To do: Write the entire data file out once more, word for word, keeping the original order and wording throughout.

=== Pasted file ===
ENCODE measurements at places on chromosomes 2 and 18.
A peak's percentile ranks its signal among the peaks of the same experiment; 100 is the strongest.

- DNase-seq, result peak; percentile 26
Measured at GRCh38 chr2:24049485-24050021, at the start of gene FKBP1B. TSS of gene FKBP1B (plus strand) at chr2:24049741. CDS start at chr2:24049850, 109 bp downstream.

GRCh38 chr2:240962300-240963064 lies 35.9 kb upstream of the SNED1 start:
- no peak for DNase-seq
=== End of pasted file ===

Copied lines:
ENCODE measurements at places on chromosomes 2 and 18.
A peak's percentile ranks its signal among the peaks of the same experiment; 100 is the strongest.

- DNase-seq, result peak; percentile 26
Measured at GRCh38 chr2:24049485-24050021, at the start of gene FKBP1B. TSS of gene FKBP1B (plus strand) at chr2:24049741. CDS start at chr2:24049850, 109 bp downstream.

GRCh38 chr2:240962300-240963064 lies 35.9 kb upstream of the SNED1 start:
- no peak for DNase-seq